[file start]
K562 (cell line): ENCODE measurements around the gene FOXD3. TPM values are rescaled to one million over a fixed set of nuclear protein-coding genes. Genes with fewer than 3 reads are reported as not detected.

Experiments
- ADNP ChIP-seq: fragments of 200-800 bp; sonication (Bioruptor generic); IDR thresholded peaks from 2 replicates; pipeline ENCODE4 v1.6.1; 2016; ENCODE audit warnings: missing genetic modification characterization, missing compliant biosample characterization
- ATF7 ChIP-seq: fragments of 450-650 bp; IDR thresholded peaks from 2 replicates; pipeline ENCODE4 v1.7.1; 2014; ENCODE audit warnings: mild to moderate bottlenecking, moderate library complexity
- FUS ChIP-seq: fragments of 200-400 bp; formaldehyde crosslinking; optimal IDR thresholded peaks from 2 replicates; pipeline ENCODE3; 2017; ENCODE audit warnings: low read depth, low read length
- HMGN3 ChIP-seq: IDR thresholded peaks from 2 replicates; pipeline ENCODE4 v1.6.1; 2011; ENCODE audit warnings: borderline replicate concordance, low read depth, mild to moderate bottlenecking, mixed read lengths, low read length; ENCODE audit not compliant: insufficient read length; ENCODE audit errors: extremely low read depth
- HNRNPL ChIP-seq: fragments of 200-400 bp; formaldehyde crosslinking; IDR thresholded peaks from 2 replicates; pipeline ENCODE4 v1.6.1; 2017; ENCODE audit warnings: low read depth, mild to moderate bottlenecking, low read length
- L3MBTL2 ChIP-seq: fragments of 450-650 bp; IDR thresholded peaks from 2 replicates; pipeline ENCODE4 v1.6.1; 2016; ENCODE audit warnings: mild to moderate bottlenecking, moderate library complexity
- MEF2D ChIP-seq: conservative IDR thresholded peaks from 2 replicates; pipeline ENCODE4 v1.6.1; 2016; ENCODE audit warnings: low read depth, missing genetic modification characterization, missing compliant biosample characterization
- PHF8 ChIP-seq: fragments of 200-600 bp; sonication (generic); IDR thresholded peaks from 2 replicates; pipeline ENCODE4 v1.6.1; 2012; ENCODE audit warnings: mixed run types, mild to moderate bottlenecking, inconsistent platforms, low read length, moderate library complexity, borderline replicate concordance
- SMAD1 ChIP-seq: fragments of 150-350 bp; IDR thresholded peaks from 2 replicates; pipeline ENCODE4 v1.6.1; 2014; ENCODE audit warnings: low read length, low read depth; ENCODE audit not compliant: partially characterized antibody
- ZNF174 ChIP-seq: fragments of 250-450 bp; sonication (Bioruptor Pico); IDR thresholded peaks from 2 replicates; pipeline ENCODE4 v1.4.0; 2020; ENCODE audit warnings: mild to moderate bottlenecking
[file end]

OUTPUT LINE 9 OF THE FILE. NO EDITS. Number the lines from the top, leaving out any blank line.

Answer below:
- MEF2D ChIP-seq: conservative IDR thresholded peaks from 2 replicates; pipeline ENCODE4 v1.6.1; 2016; ENCODE audit warnings: low read depth, missing genetic modification characterization, missing compliant biosample characterization